Girardi led off the home half of the inning and lined a single to right. Next up was Knoblauch, who ripped a powerful drive that sent Jordan reaching back over the wall. The ball jumped into Jordan’s glove and back out, landing in the first row of seats in the first deck. The game was tied, 5-5.
“I was so happy, I wanted to lift him up and carry him,” Yankees center fielder Williams said after the game. “But I realized we still had to win the game.”3
Cox was bitter in his postgame analysis, remembering how a major factor in his 1996 World Series loss to these same Yankees was caused by an umpire preventing one of his outfielders from reaching a crucial pop fly. Now he saw Knoblauch’s short home run in the same way. “We basically got beat with the pop-up,” he said. “It was a Yankee home run. We got beat with a 315-foot home run. You get a 315-foot fly ball and it’s an out in my book.”4
Knoblauch’s response was simple. If that was good luck, “We’ll take it every time.”5
That was all for Glavine. Cox strolled out to the mound, took the ball, and summoned Rocker to prevent any further damage.
He yielded a single to Jeter, who was erased when O’Neill’s bunt turned into a double play, followed by Bernie Williams’s fly ball to center.
But Boone rapped his fourth hit of the night, a single to right, to lead off the ninth inning. Gambling on that one run, Cox sent in Otis Nixon to run for him, but the speedy Nixon was caught stealing second.7 Rivera quickly disposed of the next two hitters.
Rocker matched Rivera’s excellence in the bottom of the ninth with three quick outs.
On to the 10th: the 50th extra-inning game in World Series history. After Jones grounded out to second to open the inning, Cox sent veteran Ozzie Guillén to bat for Hernández. Rivera struck out Guillén. Ryan Klesko pinch-hit and singled to right, and Greg Myers batted for first baseman Hunter, grounding out to Martinez.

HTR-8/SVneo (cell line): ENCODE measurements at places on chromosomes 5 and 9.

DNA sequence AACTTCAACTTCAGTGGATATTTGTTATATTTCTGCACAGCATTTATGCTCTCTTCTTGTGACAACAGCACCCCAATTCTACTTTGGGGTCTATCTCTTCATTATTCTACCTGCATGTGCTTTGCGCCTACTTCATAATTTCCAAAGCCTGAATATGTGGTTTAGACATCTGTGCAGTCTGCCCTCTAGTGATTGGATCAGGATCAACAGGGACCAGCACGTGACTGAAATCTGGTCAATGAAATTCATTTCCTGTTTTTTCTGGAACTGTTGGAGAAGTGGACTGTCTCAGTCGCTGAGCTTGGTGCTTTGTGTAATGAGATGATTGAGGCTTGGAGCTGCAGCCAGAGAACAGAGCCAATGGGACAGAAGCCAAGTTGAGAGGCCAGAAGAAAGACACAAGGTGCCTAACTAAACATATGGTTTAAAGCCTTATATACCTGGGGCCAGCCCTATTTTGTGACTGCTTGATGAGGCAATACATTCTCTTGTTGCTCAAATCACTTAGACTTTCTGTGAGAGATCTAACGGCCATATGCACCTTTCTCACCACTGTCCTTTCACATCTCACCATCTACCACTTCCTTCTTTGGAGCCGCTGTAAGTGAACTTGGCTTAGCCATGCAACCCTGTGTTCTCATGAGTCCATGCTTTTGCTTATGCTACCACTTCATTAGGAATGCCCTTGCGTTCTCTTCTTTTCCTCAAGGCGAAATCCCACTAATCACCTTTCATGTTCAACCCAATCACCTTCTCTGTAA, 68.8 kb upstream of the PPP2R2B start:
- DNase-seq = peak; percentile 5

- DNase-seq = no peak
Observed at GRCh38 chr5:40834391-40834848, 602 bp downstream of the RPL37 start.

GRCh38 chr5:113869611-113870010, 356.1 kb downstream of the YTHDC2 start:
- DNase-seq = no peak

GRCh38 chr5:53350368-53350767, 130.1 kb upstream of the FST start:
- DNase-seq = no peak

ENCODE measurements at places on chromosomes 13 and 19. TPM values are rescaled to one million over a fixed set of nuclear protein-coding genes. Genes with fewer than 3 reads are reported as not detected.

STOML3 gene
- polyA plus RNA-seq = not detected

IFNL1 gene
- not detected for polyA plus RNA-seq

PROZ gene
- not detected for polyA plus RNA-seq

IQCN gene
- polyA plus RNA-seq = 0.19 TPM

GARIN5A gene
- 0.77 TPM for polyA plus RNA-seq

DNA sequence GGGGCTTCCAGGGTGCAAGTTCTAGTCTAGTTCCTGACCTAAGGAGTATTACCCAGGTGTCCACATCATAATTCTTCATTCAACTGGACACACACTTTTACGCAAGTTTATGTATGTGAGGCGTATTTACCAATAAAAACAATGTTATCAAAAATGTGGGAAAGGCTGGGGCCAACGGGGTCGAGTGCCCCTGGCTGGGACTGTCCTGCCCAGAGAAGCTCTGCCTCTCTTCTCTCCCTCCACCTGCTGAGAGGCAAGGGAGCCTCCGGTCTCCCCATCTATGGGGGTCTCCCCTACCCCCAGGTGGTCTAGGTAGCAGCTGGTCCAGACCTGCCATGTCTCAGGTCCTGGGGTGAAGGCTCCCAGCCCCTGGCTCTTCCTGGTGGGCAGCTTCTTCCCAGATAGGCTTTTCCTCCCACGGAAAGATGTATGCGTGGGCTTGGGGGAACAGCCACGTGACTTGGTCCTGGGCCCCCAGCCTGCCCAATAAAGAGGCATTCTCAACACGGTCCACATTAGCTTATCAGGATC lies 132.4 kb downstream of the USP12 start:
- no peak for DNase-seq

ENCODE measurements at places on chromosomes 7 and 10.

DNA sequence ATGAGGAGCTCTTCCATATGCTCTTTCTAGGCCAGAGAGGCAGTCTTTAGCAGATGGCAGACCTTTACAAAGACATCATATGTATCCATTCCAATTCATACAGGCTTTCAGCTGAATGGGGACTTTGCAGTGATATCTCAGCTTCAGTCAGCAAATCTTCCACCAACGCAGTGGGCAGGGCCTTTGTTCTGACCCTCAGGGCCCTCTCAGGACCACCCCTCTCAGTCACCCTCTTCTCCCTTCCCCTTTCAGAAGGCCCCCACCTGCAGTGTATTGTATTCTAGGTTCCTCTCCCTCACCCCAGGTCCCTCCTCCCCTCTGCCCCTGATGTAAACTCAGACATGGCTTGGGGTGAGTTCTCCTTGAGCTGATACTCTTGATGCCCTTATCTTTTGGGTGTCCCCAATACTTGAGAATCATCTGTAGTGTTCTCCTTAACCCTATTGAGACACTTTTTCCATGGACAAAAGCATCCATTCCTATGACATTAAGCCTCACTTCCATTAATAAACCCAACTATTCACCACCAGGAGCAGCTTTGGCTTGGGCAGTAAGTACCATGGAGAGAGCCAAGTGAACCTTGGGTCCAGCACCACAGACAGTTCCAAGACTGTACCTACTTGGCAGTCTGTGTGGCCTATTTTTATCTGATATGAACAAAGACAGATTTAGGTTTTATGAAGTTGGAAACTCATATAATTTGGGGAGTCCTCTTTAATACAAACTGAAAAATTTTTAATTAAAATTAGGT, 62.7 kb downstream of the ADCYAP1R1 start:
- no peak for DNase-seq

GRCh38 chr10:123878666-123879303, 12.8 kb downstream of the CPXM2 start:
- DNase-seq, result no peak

Pinch-hitters Klesko and Myers stayed in the game, at first base and behind the plate respectively. Cox, recognizing that he had gotten two innings out of Rocker and needed him the next day, summoned Remlinger from the bullpen to face leadoff hitter Curtis.
Curtis’s plan was small, he said later. To hit the ball up the middle, not do too much with the pitch, and simply start the inning.
Curtis fouled off the first pitch, stepped out, and then back in. Remlinger threw a changeup, and Curtis hit the ball deep to left field. Curtis himself, watching the drive from the plate, flipped his bat and ran around the bases, expressionless. “I don’t remember anything,” he said later when asked about the ritual trip around the bases to score the run and end the game.8 The ball had landed in the visitors’ bullpen.
Curtis leaped into a sea of happy teammates at home plate to celebrate the Yankees’ 6-5 victory. The Yankees were now one game away from sweeping the Atlanta Braves and winning their 25th world championship.
There was more: It was Torre’s 11th consecutive World Series victory, which broke the major-league record set by his illustrious predecessor Joe McCarthy, who won 10 straight World Series games between 1937 and 1941. Curtis’s game-winning shot was the 11th time a World Series game had ended on a home run. The last one had been Joe Carter’s legendary 1993 world championship blast. The four Yankee home runs were the most in a World Series game since the A’s bashed five at the expense of the San Francisco Giants in Game Three of the 1989 World Series. This was the Yankees’ 100th World Series game win in their long and amazing history.
The author of this story was at the game with his wife, seated in the right-field upper deck. He still has his scorecard and his ticket in its plastic lanyard, and can vividly remember Chad Curtis’s game-ending home run flying toward the visitors’ bullpen. He does not remember where it landed, as he and everyone else were soon facing home plate to watch Curtis cross it.
1 Buster Olney, “WORLD SERIES; With 1-2 Punch, Yankees Grab 3-0 Lead,” New York Times, October 27, 1999: 1.
7 This was the last play of Nixon’s 17-year major-league career.